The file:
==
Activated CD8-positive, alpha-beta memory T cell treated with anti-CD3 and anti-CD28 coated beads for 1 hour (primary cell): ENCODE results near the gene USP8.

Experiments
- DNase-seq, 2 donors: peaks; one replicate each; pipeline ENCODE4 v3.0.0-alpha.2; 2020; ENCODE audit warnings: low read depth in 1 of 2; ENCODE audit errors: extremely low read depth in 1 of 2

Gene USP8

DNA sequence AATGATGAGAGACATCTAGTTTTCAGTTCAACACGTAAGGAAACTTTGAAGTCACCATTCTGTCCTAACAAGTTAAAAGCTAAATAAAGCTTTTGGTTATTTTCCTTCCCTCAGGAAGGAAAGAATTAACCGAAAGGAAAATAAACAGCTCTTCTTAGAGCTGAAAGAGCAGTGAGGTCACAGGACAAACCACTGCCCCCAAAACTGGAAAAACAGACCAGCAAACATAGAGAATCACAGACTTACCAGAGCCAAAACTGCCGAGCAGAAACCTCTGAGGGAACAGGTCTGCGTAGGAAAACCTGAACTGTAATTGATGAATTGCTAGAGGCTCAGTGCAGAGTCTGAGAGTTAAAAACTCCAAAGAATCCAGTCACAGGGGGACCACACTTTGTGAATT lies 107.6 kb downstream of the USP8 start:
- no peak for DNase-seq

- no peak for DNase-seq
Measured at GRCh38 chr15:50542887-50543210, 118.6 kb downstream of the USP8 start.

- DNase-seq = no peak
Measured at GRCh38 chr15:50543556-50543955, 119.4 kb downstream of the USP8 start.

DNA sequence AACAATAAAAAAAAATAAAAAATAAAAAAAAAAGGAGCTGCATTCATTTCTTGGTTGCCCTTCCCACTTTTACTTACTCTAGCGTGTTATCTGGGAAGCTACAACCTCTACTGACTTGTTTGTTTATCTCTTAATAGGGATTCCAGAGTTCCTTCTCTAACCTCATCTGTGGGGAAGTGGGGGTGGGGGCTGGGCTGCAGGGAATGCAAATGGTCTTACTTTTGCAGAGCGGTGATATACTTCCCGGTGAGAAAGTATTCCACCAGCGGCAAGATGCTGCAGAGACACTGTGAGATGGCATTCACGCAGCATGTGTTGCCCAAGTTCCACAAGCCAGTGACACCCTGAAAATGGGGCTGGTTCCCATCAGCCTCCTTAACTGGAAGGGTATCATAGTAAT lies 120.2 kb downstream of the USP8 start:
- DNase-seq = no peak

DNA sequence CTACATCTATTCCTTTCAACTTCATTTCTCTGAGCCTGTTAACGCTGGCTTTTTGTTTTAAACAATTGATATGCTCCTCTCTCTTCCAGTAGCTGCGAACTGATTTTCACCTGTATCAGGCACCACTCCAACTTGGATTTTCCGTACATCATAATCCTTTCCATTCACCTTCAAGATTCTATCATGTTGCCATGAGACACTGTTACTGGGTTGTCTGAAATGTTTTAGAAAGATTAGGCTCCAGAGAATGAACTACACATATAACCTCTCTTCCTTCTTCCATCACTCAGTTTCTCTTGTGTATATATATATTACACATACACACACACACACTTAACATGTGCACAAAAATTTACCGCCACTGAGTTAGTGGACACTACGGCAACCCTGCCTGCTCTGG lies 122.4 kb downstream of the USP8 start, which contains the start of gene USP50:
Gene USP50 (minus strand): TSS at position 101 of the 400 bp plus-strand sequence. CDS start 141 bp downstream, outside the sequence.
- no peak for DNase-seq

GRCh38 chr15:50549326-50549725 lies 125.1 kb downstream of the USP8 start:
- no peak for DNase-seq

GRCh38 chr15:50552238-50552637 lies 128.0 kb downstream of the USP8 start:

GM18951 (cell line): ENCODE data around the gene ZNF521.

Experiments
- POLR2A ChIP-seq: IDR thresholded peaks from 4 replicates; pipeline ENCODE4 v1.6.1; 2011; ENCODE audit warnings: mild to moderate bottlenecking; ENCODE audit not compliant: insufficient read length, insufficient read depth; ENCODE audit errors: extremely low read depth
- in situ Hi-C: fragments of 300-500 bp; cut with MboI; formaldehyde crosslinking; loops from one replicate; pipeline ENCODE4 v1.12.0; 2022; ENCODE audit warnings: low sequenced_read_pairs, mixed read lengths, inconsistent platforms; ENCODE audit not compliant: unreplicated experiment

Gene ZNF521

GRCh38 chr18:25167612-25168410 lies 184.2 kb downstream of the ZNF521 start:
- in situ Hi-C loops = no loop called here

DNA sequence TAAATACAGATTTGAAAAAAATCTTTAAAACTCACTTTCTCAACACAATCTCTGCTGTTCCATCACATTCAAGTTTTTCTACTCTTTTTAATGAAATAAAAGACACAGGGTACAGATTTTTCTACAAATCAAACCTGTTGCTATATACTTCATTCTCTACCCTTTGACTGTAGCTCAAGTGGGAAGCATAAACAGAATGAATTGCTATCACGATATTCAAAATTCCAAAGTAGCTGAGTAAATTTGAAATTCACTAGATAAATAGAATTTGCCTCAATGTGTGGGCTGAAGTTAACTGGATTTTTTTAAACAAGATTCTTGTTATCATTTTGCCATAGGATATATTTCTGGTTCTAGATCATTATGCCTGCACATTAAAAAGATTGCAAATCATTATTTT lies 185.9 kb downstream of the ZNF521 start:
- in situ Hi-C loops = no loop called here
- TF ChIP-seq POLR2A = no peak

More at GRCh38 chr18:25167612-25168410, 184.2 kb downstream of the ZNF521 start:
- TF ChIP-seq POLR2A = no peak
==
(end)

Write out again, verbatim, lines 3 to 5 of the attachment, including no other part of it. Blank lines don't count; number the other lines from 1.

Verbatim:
- DNase-seq, 2 donors: peaks; one replicate each; pipeline ENCODE4 v3.0.0-alpha.2; 2020; ENCODE audit warnings: low read depth in 1 of 2; ENCODE audit errors: extremely low read depth in 1 of 2

Gene USP8

DNA sequence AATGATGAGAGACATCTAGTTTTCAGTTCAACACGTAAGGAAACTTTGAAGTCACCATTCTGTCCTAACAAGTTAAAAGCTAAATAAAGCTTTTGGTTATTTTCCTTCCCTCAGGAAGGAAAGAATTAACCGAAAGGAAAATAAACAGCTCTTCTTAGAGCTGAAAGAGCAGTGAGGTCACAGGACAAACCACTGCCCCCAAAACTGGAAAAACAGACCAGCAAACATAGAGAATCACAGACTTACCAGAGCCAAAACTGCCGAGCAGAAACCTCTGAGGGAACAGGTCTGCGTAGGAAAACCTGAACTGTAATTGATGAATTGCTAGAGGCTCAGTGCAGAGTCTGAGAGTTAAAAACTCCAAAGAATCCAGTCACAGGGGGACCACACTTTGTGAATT lies 107.6 kb downstream of the USP8 start: